There are so many amazing clothes I see many sewists create using African wax prints. I bought a few pieces when I visited the LA fabric district a few years ago. Since then I’ve dabbled on a few projects to see how I can incorporate these prints into clothes for my size and shape. I did buy one piece in NY during the same visit.

So far I’ve used these fabrics for a top, a dress or two and more recently a skirt.

This time I’ve used this fabric for the latest pants pattern by Pauline Alice patterns.

When I’ve bought African wax prints they come in 6 yard lengths. 6 yards is just under 5.5 metres. That’s a lot of fabric for me to use as I tend to make fitted clothes.
With this print, I made a top using New Look 6000.

I’ve worn this top quite a bit because it’s so striking.

Without getting too caught up in the print, this fabric works really well using the Romero pants pattern.

The pattern requires lots of big buttons and again I’ve used buttons from my stash.

The pant leg width is fairly wide for my size but they’re not overly wide.


That’s the beauty of Pauline’s designs. She understands what works for her size and that’s fairly similar to what works for me too. Everyone’s pattern base is different and that’s something I’ve very thankful for.

While I thought this outfit would be very loud, I love how it’s cohesive and doesn’t quite swallow me.

The fun part about this pattern is that when my waist increases or decreases, I’ll simply resew the buttons to fit.

Technically, I’ve done a sway back adjustment and lowered the centre back seam so that it follows my curves. I’ve also lowered the centre front seam because that works for me.

I’ve left the pockets as they were designed. They work just fine.

PS: I only need to undo 3 buttons on these trouser when I dress myself.

I have pattern tested for Pauline Alice patterns from time to time and I’ve enjoyed her designs and the effort she puts into her instructions.

You have to see what Pauline has just launched on her Instagram and website.

Cheers for now.
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Green jeans v8774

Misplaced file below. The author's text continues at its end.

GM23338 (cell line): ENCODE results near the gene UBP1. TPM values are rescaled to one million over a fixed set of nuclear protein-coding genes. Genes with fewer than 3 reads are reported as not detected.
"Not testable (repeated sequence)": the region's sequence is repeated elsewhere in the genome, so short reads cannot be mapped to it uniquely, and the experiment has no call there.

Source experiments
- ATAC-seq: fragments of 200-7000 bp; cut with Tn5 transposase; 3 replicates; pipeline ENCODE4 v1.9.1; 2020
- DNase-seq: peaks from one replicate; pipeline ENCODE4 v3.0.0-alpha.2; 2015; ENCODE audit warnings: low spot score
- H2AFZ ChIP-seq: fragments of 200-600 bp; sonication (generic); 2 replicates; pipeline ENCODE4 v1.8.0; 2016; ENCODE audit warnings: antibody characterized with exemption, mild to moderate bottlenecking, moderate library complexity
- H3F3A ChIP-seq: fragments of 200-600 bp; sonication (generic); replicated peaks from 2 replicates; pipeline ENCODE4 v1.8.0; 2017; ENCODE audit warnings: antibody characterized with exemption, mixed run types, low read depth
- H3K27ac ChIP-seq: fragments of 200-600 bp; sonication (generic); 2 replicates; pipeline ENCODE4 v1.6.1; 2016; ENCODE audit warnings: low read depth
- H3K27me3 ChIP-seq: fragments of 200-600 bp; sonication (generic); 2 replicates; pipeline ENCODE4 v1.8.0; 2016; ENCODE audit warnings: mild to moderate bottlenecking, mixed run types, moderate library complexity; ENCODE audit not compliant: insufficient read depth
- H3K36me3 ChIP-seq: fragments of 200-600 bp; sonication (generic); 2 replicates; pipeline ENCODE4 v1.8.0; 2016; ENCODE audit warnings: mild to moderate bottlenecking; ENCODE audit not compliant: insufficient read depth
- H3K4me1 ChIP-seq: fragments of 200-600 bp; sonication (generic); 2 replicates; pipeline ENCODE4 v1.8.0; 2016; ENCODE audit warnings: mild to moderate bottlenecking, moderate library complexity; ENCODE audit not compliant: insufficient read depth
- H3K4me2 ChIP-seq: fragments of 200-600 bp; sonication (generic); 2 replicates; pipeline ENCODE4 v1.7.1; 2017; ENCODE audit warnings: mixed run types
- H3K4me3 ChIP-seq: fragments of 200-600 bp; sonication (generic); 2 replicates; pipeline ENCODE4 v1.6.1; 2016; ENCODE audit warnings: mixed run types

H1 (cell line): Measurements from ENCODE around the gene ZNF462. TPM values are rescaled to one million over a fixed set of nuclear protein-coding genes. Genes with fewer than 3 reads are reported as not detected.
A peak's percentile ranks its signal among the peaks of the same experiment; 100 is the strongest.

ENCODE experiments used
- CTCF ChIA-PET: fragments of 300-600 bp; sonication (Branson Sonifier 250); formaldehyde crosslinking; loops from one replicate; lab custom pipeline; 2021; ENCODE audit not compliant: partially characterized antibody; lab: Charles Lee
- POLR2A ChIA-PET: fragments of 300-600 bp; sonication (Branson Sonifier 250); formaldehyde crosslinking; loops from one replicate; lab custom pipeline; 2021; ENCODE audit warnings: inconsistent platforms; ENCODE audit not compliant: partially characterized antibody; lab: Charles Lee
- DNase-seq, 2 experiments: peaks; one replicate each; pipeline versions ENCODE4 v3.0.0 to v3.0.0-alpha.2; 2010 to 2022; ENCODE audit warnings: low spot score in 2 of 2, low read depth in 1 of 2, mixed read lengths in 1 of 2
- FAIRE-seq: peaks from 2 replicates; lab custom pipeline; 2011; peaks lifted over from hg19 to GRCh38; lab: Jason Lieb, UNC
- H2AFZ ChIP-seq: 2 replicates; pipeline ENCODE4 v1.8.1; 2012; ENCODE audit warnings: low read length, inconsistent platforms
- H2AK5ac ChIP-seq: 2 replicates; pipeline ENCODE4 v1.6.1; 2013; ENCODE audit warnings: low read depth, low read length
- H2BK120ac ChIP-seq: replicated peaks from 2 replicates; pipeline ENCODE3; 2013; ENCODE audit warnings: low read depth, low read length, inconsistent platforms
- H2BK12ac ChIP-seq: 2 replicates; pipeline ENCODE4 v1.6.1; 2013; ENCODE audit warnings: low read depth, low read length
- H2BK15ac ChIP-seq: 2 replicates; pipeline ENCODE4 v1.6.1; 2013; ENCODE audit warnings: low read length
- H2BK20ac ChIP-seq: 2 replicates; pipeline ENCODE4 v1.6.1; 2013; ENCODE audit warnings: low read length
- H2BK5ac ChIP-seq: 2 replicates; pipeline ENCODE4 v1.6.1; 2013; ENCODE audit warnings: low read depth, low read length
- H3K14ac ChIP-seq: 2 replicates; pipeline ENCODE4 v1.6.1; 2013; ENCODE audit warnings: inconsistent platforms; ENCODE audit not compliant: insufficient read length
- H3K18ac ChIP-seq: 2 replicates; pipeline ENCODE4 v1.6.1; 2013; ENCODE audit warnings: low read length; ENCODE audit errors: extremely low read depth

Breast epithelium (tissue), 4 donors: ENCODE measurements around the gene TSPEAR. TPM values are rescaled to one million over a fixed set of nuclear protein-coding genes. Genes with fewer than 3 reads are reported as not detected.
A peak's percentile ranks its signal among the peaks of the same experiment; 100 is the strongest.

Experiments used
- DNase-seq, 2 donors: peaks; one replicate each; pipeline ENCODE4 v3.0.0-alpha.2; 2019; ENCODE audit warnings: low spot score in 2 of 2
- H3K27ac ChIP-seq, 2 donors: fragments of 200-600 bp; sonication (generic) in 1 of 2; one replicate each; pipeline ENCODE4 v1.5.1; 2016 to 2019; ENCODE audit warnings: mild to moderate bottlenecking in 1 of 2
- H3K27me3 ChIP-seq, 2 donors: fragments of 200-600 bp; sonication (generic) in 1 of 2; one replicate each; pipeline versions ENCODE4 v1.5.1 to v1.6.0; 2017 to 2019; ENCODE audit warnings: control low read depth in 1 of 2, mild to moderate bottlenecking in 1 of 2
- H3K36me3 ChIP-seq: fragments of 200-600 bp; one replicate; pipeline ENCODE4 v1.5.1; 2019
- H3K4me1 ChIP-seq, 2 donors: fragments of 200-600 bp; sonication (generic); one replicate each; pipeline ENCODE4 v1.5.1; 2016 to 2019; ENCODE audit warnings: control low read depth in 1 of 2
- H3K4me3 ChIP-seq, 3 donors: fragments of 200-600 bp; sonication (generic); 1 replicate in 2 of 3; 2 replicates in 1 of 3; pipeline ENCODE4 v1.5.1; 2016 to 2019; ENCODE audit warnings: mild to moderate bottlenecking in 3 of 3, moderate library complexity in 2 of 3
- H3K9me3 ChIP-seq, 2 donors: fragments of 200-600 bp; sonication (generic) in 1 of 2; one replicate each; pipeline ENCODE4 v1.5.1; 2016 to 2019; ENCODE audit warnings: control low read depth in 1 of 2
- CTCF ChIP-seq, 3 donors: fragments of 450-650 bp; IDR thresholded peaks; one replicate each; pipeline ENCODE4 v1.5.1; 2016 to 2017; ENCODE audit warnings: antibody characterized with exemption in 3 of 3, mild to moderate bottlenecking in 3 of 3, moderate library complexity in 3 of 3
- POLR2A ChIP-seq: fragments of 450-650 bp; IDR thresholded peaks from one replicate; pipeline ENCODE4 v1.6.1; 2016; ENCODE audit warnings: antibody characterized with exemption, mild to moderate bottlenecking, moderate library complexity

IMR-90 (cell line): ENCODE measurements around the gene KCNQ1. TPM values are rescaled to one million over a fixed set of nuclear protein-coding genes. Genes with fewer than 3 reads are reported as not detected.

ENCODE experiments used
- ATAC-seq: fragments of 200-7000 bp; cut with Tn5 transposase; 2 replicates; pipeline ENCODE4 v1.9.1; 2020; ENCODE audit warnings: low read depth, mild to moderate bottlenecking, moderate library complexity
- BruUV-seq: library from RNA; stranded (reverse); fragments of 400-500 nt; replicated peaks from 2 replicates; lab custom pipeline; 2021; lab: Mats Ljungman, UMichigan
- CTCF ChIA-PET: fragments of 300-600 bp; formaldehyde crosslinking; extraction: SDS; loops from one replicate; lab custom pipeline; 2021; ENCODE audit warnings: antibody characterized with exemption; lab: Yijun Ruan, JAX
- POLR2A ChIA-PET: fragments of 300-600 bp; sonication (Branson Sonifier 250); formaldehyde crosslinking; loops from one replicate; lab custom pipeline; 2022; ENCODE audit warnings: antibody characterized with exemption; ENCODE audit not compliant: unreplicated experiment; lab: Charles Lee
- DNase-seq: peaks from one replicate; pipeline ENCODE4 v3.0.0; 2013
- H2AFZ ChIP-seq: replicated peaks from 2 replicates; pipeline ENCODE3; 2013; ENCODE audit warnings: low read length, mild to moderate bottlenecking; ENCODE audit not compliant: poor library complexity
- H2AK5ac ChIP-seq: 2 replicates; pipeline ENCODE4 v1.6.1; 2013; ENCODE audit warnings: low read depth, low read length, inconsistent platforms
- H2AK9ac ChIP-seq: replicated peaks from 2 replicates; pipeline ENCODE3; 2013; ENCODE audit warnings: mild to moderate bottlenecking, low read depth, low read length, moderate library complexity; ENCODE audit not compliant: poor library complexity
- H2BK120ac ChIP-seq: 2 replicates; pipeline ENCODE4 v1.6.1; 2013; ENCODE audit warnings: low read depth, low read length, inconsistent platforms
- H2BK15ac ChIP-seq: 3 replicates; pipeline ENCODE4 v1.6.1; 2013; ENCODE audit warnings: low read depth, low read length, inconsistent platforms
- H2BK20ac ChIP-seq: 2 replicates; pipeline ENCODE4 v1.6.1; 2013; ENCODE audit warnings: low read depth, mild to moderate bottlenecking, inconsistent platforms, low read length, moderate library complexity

While I was working in Adelaide there were quiet times when i just sewed with my travel machine. I took the basics with me and when DH visited, he had more supplies from my sewing room to keep me busy. He’s such a good man.
Jeans are part of my pants journey I am enjoying. I’m now enjoying the detailing and getting the fit right. When I’m out and about, I check out the back pocket stitching on everyone’s rear. It’s just for stitching ideas – truly. I spied one ladies brand new jeans with beautiful stitching but the RTW jeans were clearly splitting at the CB seam. 

Fit adjustments:
1. Sway back adjustment of the centre back seam on the yolk, the waistbank and back pants pattern.
2. Deeper crotch curve
3. Wider back leg length for both legs. My right thigh is wider than my left thigh.

Alterations:
1. Front pocket was extended to the zipper so it also acts as a stay.
2. Belt carriers were sewn at the waist band instead of on the width of the back yolk.

Rivets:
These came from DK Fabrics in Adelaide. They have a slight design on them but they are definitely silver and shiny. So the jeans button is also silver and shiny.
Back pocket stitching:
I’ve used the Vogue template and a close but wide zigzag stitch.

Topstitching:
This was something I improvised. I’ve combined two green threads through one needle for topstitching. I wasn’t able to find topstitching thread while I was away. By the time I came home, I had to continue to use this method of topstitching.
Bling – nil:
I’m sticking with colour rather than bling. I can sing, but I don’t bling.

I love how these fit and hug me. I do expect these jeans will soften and begin to bag over time so I now need to find a couple of tops from my wardrobe that I can team with these. I’ve been on a green binge for a while.